By Suma Varughese
The Oneness University and oneness movement, founded by Sri Bhagavan, whose mission is to help birth satyug, specialize in creating graduates in enlightenment, through Deeksha, Seva, and teachings.
What’s going on here? Is everyone enlightened or what? Am I dreaming, or have I, by some astral force, entered the legendary land of Shambala, where enlightened people live together in peace, joy, and harmony?
The place I am in is not quite Shambala, though its founder dreams of creating a heaven on earth and indeed is completely focussed on bringing enlightenment to the world.
I am at the Oneness University founded by Sri Bhagavan, near a small village called Varadaiahpalem, in Chittoor district, Andhra Pradesh, some two-and-a-half hours from Chennai. And by the looks of things, enlightenment, which seekers outside this privileged spot, regarded with love, longing, and more often than not, despair, as toward some impossible goal, is an everyday commodity here, talked about and even experienced with matter-of-fact acceptance.
‘My father is enlightened, my mother is enlightened, my sister is enlightened and I am enlightened,’ says Radhikadasa casually, causing my jaw to drop. The said jaw descends even further when I discover that her sister can neither hear nor speak. ‘To see her is to experience the reality of living without suffering in this world,’ says Acharya Samadarshiniji, one of the three acharyas who, in hierarchical seniority, are second only to Bhagavan. This acharya, who struck me immensely by her gentle, loving presence, lofty ideals and largeness of perspective, is said to calibrate at 1000, which, they tell me, is about as far as you can get in the enlightenment sweepstakes. Buddha and Christ apparently calibrated at 1000 and 999 respectively.
Later, I am taken to meet the participants of Mahadeeksha Level ll, the ultimate course that guarantees permanent enlightenment. Some 80 people are undergoing the process, and all of them, the dasas tell me, are enlightened.
As for the dasas, themselves, who number about 170, I am told by our guide, Namanndasa, with great assurance, that all of them are enlightened.
What’s more, of late, the dasas have been fanning into the nearby villages giving Deeksha, and already 200 people are enlightened, they say.
Towards World Enlightenment
Their avowed intention is to create a core group of 64,000 enlightened people, which is a number sufficient to raise the consciousness of the whole world. Lately, the focus has shifted to enlightening 72,000 people in the villages around the University which will form a force field sufficient to enlighten India. ‘By the end of this year, we hope to make Varadaiahpalem enlightened. Then we will take on India. After India is finished, we will take on the world,’ says Bhagavan nonchalantly, in a talk to the journalist group I am in.
There is no doubt at all of Bhagavan’s single-minded commitment to world enlightenment. He says, ‘Right from early childhood, I wondered why people had a different consciousness from mine. I saw that people needed to be transformed, but not by technique or teaching. It had to be given to them.’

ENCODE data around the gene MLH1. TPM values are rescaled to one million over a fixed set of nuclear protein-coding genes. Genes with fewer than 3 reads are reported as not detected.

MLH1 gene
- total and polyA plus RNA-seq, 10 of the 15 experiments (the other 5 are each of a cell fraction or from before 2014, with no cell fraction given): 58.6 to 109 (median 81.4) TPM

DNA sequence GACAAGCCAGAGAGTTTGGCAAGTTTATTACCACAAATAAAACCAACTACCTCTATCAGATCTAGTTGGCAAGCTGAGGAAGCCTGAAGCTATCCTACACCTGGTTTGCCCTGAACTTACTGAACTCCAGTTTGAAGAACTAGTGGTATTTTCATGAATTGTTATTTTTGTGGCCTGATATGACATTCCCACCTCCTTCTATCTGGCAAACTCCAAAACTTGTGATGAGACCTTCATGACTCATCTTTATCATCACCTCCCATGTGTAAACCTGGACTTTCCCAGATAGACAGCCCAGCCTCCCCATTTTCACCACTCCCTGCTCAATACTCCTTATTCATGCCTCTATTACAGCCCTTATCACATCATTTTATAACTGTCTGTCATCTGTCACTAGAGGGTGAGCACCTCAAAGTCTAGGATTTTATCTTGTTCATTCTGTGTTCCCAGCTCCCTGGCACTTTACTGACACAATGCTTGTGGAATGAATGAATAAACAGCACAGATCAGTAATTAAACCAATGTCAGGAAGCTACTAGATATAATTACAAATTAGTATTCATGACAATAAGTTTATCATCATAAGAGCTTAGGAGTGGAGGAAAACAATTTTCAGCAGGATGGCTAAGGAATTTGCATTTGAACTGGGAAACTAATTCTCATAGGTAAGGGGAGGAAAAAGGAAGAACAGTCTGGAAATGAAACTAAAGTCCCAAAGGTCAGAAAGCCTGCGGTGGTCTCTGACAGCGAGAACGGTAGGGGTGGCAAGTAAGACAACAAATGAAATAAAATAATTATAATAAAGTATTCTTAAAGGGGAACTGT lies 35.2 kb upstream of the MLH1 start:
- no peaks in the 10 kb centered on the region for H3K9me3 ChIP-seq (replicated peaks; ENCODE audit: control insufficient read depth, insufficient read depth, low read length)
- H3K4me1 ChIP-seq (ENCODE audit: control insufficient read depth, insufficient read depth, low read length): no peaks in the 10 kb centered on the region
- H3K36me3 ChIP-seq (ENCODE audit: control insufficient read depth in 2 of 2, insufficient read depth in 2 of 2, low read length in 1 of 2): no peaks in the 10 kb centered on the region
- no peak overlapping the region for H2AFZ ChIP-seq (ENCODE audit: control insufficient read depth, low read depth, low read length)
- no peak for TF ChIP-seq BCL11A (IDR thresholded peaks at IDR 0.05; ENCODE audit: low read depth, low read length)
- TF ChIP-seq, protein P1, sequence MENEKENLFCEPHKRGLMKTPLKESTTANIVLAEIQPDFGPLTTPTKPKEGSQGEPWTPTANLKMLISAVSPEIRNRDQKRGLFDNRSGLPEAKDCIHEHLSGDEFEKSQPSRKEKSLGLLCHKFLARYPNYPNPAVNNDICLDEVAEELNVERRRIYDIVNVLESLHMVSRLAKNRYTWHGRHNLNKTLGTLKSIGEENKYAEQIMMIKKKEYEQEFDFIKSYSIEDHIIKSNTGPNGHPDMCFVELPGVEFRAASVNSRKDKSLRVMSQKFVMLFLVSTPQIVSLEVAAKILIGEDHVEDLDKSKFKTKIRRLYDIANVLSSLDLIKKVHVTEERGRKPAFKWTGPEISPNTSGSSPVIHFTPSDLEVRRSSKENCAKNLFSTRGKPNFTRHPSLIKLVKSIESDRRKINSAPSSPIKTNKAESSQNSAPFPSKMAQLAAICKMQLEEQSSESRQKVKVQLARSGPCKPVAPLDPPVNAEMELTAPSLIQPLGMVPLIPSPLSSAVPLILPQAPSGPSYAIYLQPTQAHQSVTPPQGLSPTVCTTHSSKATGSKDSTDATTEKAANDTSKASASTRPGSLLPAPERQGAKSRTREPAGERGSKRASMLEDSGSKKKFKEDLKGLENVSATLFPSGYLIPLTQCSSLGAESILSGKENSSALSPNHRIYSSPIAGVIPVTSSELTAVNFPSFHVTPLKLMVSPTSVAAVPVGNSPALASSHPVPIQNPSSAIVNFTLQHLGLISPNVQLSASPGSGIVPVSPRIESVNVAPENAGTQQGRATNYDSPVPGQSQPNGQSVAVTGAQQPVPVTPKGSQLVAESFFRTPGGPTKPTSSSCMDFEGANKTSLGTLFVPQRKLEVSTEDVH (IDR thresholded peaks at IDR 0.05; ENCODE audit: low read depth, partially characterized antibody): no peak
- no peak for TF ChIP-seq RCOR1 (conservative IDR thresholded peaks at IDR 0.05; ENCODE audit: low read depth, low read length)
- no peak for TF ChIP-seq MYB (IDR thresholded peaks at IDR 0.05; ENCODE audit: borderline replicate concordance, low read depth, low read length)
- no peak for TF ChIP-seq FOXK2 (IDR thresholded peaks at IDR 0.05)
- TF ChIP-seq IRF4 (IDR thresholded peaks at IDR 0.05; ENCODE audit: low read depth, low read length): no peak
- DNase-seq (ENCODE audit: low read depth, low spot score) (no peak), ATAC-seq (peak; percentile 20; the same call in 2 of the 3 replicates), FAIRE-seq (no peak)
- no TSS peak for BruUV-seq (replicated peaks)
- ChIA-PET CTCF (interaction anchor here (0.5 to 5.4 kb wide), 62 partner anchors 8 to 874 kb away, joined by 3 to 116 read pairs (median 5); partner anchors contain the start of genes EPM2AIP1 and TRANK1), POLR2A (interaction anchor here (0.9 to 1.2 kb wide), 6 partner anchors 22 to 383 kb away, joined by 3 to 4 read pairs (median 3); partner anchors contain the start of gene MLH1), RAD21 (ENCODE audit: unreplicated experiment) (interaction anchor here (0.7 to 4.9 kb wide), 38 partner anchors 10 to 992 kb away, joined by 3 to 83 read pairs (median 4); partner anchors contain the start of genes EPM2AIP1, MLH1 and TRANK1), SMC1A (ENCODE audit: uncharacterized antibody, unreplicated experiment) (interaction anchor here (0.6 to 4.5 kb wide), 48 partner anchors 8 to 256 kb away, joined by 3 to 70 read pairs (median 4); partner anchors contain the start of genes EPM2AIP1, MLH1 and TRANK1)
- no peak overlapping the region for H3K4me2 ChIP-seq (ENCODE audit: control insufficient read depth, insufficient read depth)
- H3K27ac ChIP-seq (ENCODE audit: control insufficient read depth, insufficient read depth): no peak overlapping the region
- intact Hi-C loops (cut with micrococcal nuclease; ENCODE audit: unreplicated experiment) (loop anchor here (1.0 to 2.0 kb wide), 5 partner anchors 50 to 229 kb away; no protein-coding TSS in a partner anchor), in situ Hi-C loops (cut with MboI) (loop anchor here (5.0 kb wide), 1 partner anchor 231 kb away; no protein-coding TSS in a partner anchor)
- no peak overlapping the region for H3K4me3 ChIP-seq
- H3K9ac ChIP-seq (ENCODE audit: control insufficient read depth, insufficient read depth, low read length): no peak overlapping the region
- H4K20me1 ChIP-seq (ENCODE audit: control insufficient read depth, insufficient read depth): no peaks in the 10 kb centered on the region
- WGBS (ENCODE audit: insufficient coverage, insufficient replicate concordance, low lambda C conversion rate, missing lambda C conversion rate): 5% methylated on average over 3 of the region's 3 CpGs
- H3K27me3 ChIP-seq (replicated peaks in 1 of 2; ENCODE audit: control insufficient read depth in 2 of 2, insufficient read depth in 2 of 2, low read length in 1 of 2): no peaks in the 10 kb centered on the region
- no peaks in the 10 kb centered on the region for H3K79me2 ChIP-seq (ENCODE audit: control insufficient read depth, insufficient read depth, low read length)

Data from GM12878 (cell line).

In adherence to standard New Age speak, the year 2012 is referred to as the definitive time for the shift, though Bhagavan sanguinely hopes that it will be even sooner.
What does one make of all this? Are these the fantasies of a woolly-headed prophet or is there anything to this vision? While one can take or leave their optimistic projection for world enlightenment, there is simply no arguing with the fact that something out of the ordinary is going on here. I saw people clearly experiencing an altered state of consciousness. One of the participants of the Mahadeeksha Level ll, for instance, was walking as if in a stupor. At the dining table, each morsel of food took ages to travel between the plate to her mouth. Sometime later, I saw one of the dasas, Sadhanaji, also in what someone described as a ‘state’. She was unable to speak until another of the dasas told her with friendly authority, ‘You must speak now.’ With difficulty, she returned to her surroundings.
Mystical states of mind are not my specialty, for I have experienced none of them. But what I would use as testimony – the level of love, compassion, clarity, egolessness, a protean capability – were also visibly high in all of the dasas.
All these qualities are also present in many members of most of the movements I have been privileged to visit, but I could sense, though I could be mistaken, a greater experiential depth and clarity among the dasas here. Certainly, I have never been anywhere where so many people claimed to be enlightened.
Experiencing the Process
I was here to do a three-day beginner course called Phaladeeksha in this University, whose avowed purpose is to convert us into real human beings. The courses are conducted by dasas. These are renunciates of the order who also refer to themselves as guides. Dressed in white, with tonsured heads, most are startlingly young, the majority being within the region of 20 to 40 years. The youngest is a sweet-faced 19-year-old called Aparna. Incidentally, of the 170, 101 are women. Says Bhagavan, ‘I was taught to believe that women could not get enlightenment and that they would have to attain male birth to do so, so I decided to test this out by giving women Deeksha. To my astonishment, they got it faster than the men.’ Today, he is convinced that it is womanpower that will fuel the New Age.